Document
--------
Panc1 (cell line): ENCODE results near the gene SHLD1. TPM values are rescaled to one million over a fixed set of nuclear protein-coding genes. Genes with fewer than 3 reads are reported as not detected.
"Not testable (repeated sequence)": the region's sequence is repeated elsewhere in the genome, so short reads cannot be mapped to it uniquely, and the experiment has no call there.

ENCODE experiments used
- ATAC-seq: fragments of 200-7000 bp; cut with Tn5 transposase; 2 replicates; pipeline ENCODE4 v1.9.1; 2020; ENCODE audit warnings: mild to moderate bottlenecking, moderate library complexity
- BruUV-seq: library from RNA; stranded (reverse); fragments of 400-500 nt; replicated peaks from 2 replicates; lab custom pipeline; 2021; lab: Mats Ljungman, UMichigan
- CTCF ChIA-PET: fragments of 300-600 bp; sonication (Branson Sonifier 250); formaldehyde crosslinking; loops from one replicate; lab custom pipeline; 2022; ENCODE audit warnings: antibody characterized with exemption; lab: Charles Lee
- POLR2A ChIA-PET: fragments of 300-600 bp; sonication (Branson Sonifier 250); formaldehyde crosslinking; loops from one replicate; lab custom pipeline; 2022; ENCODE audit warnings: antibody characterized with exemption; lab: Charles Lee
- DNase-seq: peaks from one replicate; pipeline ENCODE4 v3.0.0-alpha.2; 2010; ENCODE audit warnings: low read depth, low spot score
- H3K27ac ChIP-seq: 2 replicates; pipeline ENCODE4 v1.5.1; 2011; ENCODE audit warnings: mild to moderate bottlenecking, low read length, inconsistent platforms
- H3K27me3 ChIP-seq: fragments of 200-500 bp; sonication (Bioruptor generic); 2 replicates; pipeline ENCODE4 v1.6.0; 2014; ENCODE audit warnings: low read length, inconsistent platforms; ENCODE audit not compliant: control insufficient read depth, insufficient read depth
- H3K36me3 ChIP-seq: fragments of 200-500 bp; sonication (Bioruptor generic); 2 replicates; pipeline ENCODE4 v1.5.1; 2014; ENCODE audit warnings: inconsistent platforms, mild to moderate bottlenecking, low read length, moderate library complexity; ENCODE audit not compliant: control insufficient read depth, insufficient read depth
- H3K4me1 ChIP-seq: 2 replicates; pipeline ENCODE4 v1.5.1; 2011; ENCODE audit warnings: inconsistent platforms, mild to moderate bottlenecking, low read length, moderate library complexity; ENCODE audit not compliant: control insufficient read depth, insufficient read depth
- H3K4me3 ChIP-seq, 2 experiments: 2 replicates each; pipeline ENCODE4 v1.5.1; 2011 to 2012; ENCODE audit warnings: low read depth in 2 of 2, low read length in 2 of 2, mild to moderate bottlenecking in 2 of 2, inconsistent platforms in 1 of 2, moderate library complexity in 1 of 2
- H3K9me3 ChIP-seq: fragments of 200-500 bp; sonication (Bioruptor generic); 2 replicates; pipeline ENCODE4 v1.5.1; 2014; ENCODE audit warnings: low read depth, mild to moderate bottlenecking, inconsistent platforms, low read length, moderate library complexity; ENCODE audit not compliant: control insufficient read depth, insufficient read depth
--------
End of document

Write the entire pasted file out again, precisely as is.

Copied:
Panc1 (cell line): ENCODE results near the gene SHLD1. TPM values are rescaled to one million over a fixed set of nuclear protein-coding genes. Genes with fewer than 3 reads are reported as not detected.
"Not testable (repeated sequence)": the region's sequence is repeated elsewhere in the genome, so short reads cannot be mapped to it uniquely, and the experiment has no call there.

ENCODE experiments used
- ATAC-seq: fragments of 200-7000 bp; cut with Tn5 transposase; 2 replicates; pipeline ENCODE4 v1.9.1; 2020; ENCODE audit warnings: mild to moderate bottlenecking, moderate library complexity
- BruUV-seq: library from RNA; stranded (reverse); fragments of 400-500 nt; replicated peaks from 2 replicates; lab custom pipeline; 2021; lab: Mats Ljungman, UMichigan
- CTCF ChIA-PET: fragments of 300-600 bp; sonication (Branson Sonifier 250); formaldehyde crosslinking; loops from one replicate; lab custom pipeline; 2022; ENCODE audit warnings: antibody characterized with exemption; lab: Charles Lee
- POLR2A ChIA-PET: fragments of 300-600 bp; sonication (Branson Sonifier 250); formaldehyde crosslinking; loops from one replicate; lab custom pipeline; 2022; ENCODE audit warnings: antibody characterized with exemption; lab: Charles Lee
- DNase-seq: peaks from one replicate; pipeline ENCODE4 v3.0.0-alpha.2; 2010; ENCODE audit warnings: low read depth, low spot score
- H3K27ac ChIP-seq: 2 replicates; pipeline ENCODE4 v1.5.1; 2011; ENCODE audit warnings: mild to moderate bottlenecking, low read length, inconsistent platforms
- H3K27me3 ChIP-seq: fragments of 200-500 bp; sonication (Bioruptor generic); 2 replicates; pipeline ENCODE4 v1.6.0; 2014; ENCODE audit warnings: low read length, inconsistent platforms; ENCODE audit not compliant: control insufficient read depth, insufficient read depth
- H3K36me3 ChIP-seq: fragments of 200-500 bp; sonication (Bioruptor generic); 2 replicates; pipeline ENCODE4 v1.5.1; 2014; ENCODE audit warnings: inconsistent platforms, mild to moderate bottlenecking, low read length, moderate library complexity; ENCODE audit not compliant: control insufficient read depth, insufficient read depth
- H3K4me1 ChIP-seq: 2 replicates; pipeline ENCODE4 v1.5.1; 2011; ENCODE audit warnings: inconsistent platforms, mild to moderate bottlenecking, low read length, moderate library complexity; ENCODE audit not compliant: control insufficient read depth, insufficient read depth
- H3K4me3 ChIP-seq, 2 experiments: 2 replicates each; pipeline ENCODE4 v1.5.1; 2011 to 2012; ENCODE audit warnings: low read depth in 2 of 2, low read length in 2 of 2, mild to moderate bottlenecking in 2 of 2, inconsistent platforms in 1 of 2, moderate library complexity in 1 of 2
- H3K9me3 ChIP-seq: fragments of 200-500 bp; sonication (Bioruptor generic); 2 replicates; pipeline ENCODE4 v1.5.1; 2014; ENCODE audit warnings: low read depth, mild to moderate bottlenecking, inconsistent platforms, low read length, moderate library complexity; ENCODE audit not compliant: control insufficient read depth, insufficient read depth